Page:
Structure your workouts so that the most taxing exercises come first. After performing your main sets of deadlifts, for example, you may then move on to deficit deadlifts, barbell rows, cable rows and then bicep curls. You would never perform bicep curls as the second exercise in your program, for example, as it is an isolation exercise and would fatigue the biceps when they will be needed in the other compound exercises.
There are an endless number of accessory exercises available for each compound lift (you can see a few on my Exercise Guides page). I’d recommend choosing three to four, and performing a higher number of repetitions and fewer sets than you would for your compound lifts. A good rule of thumb is that as the number of sets increases, the number of repetitions decreases, and vice versa.
Select more free weight accessory exercises rather than machines, where possible. Unlike with your main lifts, you can focus more on achieving a “pump” and training less for strength. That said, the last two to three repetitions should be challenging. If they are not, you need to increase the weight!
Make sure you achieve a balance between pulling and pushing exercises, and include a variety of unilateral exercises to address any imbalances you may have between your right and left sides.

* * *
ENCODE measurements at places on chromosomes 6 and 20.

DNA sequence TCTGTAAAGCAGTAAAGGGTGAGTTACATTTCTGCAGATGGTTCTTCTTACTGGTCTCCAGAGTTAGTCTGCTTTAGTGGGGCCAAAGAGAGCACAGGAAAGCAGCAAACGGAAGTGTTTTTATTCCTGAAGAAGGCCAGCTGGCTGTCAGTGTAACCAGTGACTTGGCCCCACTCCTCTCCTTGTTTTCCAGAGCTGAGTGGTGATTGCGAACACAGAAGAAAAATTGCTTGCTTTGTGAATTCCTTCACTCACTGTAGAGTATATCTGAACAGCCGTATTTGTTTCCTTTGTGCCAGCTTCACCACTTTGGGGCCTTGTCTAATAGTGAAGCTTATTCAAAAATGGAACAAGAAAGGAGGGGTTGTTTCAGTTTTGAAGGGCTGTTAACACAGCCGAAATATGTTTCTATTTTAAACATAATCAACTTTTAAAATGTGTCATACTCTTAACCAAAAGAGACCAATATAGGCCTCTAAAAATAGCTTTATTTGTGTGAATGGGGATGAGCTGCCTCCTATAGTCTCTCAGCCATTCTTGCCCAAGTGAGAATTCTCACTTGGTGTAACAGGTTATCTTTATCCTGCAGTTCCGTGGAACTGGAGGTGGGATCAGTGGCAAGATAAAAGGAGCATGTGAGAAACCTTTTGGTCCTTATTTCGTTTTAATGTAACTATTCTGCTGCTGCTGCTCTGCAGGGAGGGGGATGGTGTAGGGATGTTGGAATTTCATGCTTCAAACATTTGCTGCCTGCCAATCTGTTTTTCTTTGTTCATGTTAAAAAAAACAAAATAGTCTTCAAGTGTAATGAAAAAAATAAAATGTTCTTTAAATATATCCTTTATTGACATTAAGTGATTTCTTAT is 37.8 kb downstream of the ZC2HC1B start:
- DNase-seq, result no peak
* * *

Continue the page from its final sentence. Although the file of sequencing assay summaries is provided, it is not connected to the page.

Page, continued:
You should rest at least two to three minutes between sets of compound lifts, and 60 to 90 seconds between sets of accessory exercises.
Typically, those following more of a bodybuilding-based program will complete around 25-35 total sets and be in and out of the gym in 45 to 60 minutes. Those following a powerlifting-style program will usually train for up to two hours or longer, but often complete less total sets as their rest time is higher.
Assessing your progress
You must follow a program for at least four, but preferably six to eight, weeks before you can adequately determine whether or not it is working.
Ideally, you should only test your one rep max (1RM) in competition. You want to save your PRs for competition day, not YouTube. I am a hypocrite, as I have tested my maxes twice this year outside of competition – but for good reasons!
If you don’t compete, you shouldn’t test it more than once every 12 weeks. If you are not a competitor and you are at a stage where you would like to test your 1RM, I would recommend cycling your programming to reach a peak. This means each week the weight should get progressively heavier, until you hit 85-90 per cent of your 1RM the week prior.
When it comes to the day of actually testing your max, keep all your lead-up sets relatively easy. Don’t make too big of a jump in weight between sets, but also don’t waste too much energy performing a million warm-up sets. I set a number I would like to hit (usually 5-10lbs heavier than my previous 1RM) and work with that in mind as my new 1RM, and typically follow something like this:
8-10 x empty bar
5 x 50%
5 x 60%
3 x 70%
1 x 80%
1 x 90%
1 x 95% (depending on how 90 per cent feels, I may skip this set so as to not waste energy)
1 x 100% (if this feels easy, I may attempt another PR, but this is rarely the case!)
Ideally, your programming should have worked perfectly and you will hit a new PR. If not, it’s time to try a different program or find a coach!
Do you write your own training programs?